Internally, executives at American Public Media, the nonprofit that produces and distributes “A Prairie Home Companion,” liken Thile’s ascent to Jimmy Fallon’s taking Jay Leno’s seat. The comparison sells short the jarring nature of the shift. Leno didn’t conceive of “The Tonight Show” or write most of the jokes himself, as is the case with Keillor and “Prairie Home.” More peculiar still, Thile is not a writer-raconteur in the mode of Keillor, but a musician, and one who prefers technical, challenging terrain.
The transition brings with it more than one existential question — whether “A Prairie Home Companion” can possibly go on without Garrison Keillor’s voice, and whether there’s even a place for such a show in modern America. Thile’s motivations also seem curious. He spent this summer touring Australia and Japan and curating a sold-out series of concerts at Washington’s Kennedy Center. He has a choir. Why preach to Keillor’s?
Every year since 1982, an event known as Banned Books Week has brought attention to literary works frequently challenged by parents, schools, and libraries. The books in question sometimes feature scenes of violence or offensive language; sometimes they’re opposed for religious reasons (as in the case of both Harry Potter and the Bible). But one unfortunate outcome is that 52 percent of the books challenged or banned in the last 10 years feature so-called “diverse content”—that is, they explore issues such as race, religion, gender identity, sexual orientation, mental illness, and disability. As a result, the organizers of Banned Books Week, which started Sunday, chose the theme “Celebrating Diversity” for 2016.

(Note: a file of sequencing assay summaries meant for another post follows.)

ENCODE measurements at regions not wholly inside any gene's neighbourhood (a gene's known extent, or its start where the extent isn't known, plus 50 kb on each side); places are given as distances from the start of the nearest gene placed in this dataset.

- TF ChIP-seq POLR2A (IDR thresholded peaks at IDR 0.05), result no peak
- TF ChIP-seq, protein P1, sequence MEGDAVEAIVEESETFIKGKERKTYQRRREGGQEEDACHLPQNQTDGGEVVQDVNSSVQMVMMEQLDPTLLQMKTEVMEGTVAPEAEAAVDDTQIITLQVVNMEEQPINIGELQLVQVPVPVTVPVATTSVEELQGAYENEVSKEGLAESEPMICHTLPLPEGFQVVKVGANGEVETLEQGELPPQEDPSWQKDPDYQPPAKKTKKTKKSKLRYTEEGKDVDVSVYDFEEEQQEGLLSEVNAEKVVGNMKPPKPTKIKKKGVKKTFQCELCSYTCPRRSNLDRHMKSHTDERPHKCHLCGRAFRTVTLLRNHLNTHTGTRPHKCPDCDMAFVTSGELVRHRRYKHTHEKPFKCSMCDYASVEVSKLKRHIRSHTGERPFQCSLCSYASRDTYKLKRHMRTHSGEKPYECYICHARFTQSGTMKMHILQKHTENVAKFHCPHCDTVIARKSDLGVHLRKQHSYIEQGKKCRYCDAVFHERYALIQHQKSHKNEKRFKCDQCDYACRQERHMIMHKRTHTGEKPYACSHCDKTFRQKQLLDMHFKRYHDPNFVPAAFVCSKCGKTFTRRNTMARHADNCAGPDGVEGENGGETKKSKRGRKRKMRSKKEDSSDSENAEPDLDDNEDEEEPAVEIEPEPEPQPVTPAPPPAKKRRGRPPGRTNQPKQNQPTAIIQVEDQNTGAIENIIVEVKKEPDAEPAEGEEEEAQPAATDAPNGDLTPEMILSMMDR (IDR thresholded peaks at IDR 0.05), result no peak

Since the inception of the American children’s literature industry in the 1820s, publishers have had to grapple with the question of who their primary audience should be. Do kids’ books cater to parents and adult cultural gatekeepers, or to young readers themselves? But as books that address issues of diversity face a growing number of challenges, the related question of which children both the industry and educators should serve has become more prominent recently. Who benefits when Sherman Alexie’s The Absolutely True Diary of Part-Time Indian, which deals with racism, poverty, and disability, is banned for language and “anti-Christian content”? Who’s hurt when Jessica Herthel and Jazz Jennings’s picture book I Am Jazz, about a transgender girl, is banned? The history of children’s book publishing in America offers insight into the ways in which traditional attitudes about “appropriate” stories often end up marginalizing the lives and experiences of many young readers, rather than protecting them.
Even though there is a notable weakness in End of Watch because of these constant and seemingly clunky coincidences, and despite its heavy metatextual dependence upon familiarity with King’s earlier writings, the novel nonetheless stands up as an enjoyable read. As the end of this trilogy, everything is wrapped up neatly, and the Constant Reader will not be spending his or her time burning impatiently for more tales focused on Bill Hodges. The story is done, the good guys win (mostly), and while King may have become enslaved by a fixation on time, one cannot completely consider this work as a contrived and overly manipulated story; it is a narrative that may offer little supernatural magic, but there is something magical about looking back on the events of a life — whether real or fictional — and seeing just how beautifully everything comes together (for better or for worse).
As a general cultural survey, “Time Travel” illustrates a powerful longing for escapism — from death, from our humdrum fates. So long as we perceive time the way we do, literary dreams and scientific studies of time travel are here to stay.